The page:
Less cost is easier for me; John, there are ants and there are elephants; guess i prefer the elephants at my age!  Different solution to adding cruise; take care; Falcon

I'll yield on the low cost comment.

I've had enough oddities with these that I don't fool around with them for customers.  George (GGG) has a couple of real horror stories about trying to get a couple of these working.

Last edited by gunrunnerjohn
Tom Densel posted:

I finally had a chance to open up my SD35 and refresh my memory.  The board width is not the problem.  It is the orientation of the connectors that caused my problems.

Here is the OP's photo of the original DCDR.  Notice how the connector at the top of the board is orientated horizontally.  Also note the location of the screw hole in the frame of the locomotive.

DSC04173

This is my upgraded SD35.  Note how the connector is oriented vertically and its position directly over the screw hole.  This is where I ran into trouble.  The connector interferes with the mounting post on the shell of the locomotive.  If I try to bypass the connector by moving the shell forward or backward there is interference in other areas.  I found it easiest to slide the shell forward and pry the sides out slightly.  It still takes plenty of patience and a few choice words, but it will eventually go down.  I don't know if the connector can be eliminated and the serial data wire soldered directly to the pin as that is the only wire running to this connector.  What do you think, John?  That would definitely free things up.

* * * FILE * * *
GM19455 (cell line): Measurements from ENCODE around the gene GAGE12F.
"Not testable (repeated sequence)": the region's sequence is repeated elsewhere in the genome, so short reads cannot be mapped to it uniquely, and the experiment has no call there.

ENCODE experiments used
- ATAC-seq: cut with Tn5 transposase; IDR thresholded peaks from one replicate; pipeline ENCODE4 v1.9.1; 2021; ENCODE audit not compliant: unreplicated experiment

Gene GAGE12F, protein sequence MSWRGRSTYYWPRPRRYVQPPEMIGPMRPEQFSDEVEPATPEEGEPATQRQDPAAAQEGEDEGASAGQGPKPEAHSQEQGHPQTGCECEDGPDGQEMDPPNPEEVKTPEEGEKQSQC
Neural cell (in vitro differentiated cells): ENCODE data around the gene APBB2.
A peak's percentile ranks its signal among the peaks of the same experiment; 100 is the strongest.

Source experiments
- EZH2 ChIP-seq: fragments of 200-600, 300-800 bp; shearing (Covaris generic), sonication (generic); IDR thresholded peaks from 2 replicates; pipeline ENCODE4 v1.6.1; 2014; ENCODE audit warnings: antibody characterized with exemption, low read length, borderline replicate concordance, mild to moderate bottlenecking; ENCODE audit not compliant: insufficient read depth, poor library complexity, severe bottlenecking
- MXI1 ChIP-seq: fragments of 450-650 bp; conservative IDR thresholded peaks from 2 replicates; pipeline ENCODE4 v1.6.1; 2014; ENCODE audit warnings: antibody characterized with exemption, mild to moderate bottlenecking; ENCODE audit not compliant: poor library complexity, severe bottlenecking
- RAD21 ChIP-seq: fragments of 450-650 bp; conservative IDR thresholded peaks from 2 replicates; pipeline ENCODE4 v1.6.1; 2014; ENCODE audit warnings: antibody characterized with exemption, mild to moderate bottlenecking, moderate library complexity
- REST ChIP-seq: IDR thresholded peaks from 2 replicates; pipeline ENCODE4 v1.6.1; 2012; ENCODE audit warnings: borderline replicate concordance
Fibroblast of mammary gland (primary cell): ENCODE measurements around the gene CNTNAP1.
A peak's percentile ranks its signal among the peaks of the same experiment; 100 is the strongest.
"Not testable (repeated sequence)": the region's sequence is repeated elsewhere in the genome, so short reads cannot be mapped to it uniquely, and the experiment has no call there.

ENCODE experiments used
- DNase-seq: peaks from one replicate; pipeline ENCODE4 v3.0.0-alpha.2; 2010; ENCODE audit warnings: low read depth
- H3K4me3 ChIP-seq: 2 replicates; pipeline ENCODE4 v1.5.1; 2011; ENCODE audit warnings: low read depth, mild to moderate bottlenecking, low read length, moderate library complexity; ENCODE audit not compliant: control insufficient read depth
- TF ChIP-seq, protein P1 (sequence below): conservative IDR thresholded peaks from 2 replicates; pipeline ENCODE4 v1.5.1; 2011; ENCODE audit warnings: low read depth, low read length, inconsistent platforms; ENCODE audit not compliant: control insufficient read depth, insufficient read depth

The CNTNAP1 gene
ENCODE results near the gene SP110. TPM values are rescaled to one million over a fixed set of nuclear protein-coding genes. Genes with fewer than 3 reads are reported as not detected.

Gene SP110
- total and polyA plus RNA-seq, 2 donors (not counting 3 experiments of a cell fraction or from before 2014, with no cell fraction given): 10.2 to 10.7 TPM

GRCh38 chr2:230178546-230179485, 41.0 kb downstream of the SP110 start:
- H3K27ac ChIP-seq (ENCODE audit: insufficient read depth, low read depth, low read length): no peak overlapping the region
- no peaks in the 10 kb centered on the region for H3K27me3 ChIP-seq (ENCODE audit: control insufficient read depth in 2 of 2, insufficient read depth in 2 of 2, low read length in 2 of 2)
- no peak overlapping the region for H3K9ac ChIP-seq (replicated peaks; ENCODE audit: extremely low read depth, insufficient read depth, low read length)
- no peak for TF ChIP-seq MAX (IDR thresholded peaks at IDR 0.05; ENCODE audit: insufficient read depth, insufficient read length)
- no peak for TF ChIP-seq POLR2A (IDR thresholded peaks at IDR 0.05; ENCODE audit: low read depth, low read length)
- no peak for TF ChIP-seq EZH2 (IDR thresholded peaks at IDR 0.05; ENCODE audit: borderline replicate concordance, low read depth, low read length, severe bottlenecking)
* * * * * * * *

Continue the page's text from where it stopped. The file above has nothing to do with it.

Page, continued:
DSC04176

You can see how the paint is rubbed off the mounting post where I had to force it past the connector.